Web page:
Monday, February 25, 2008

25-Feb-08: Jenin, Jenin and personal political bias

Two days from now, on February 27, a French appellate court will hand down its decision in Phillipe Karsenty's appeal in the Al-Dura libel suit. France 2 and Charles Enderlin sued Karsenty in 2006 for calling their footage of the alleged shooting of the child, Mohammed Al Dura, a hoax. Many Israelis await this verdict with bated breath. (See "Truth about lethal icon" by one of this blog's authors in Ynet).

The raw film footage was first made public in the appellate court on November 15, 2007. In it, egregious signs of staging and the absence of any evidence of injury or death pointed to foul play by the plaintiffs France 2 and Enderlin.

In 2000, when France 2 first broadcast and distributed 59 seconds of the footage, the Israeli government hastily admitted its guilt for the boy's death. Despite convincing evidence that it erred in that conclusion, Israel has maintained a steadfast silence on the matter ever since. Even the deaths of hundreds of Israeli civilians, murdered by Palestinian terrorists avenging Al-Dura's purported death, failed to stir our leaders to retract that acknowledgment of responsibility. Their silence helped stoke the Second Intifada fires.

Now our government is again bolstering the Palestinian production of lethal cinematic hoaxes. The director of the Tel Aviv Cinematheque, Alon Garbuz, will screen Mohammed Bakri's controversial film "Jenin, Jenin" tonight, coinciding with the eve of the director's libel trial.

Garbuz says he chose to do this as "a show of support" for Bakri whom he invited to the event. The film describes Bakri's version of what happened in Jenin during the Israel Defense Forces Operation Defensive Shield. It was banned by the Israeli Film Ratings Board in 2003 on the grounds that it was libelous and might offend the public.

That decision was subsequently overturned by the Supreme Court which nonetheless labeled the film a "propagandistic lie". Five IDF reservists later brought a civil suit against Bakri and Israel's cinematheques. The latter reached a settlement with the plaintiffs, but Bakri did not.

Garbuz exemplifies the sentiments of many left-wing Israelis who defend Palestinian actions regardless of their immorality. When they do so on their own time and out their own pockets, it is disturbing enough. But when, like Garbuz, they take home generous salaries consisting of Israeli taxpayers' shekels, the very people they seek to malign, then their hypocrisy is showing. Garbuz’ squandering of our taxes on expressions of his personal political bias is untenable.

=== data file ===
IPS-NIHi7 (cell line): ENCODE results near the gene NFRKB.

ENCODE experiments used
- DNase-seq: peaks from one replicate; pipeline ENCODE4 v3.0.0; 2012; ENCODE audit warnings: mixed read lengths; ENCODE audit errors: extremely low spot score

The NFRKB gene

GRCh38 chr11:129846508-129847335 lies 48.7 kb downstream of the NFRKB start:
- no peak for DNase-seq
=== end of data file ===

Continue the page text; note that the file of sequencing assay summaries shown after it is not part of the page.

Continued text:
3 comments:

ee said...

To be quite honest, I stopped my Cinematheque subscription when I moved from Tel Aviv to Givatayim, for practical reasons.
But now I'm glad I did.
A former pupil of my high school was killed in that Jenin incident, so you can imagine what I think of the "facts" related.

The-View-From-Ramot said...

Sadly, people not directly impacted like you seem to be apathetic to liberties of the kind taken by the institution's director. Apathy of that sort in the face of the silliness that characterizes much of the public discourse on terrorism is beyond dangerous. It's life-threatening. Not only that but it's become an essential part of the atmosphere that has created the conditions necessary for a man like Muhammad Bakri, Jenin Jenin's maker, to get away with his distortions and fabrications for years.
"Seven Lies About Jenin" (online at http://tinyurl.com/pfdjp), written in 2002 by Dr David Zangen who, unlike Bakri was there and lived through the actual events, captures the unbearable problem. The film maker's gross lies were greeted by an Israeli audience in the heart of Israel's metropolitan heart with... "thunderous applause". Do you need to be connected personally to a victim of this sort of outrage to see through the manipulation of the "facts" and the "truth"? Maybe. How depressing.

ee said...

Thank you for the link. I will pass it on when needed.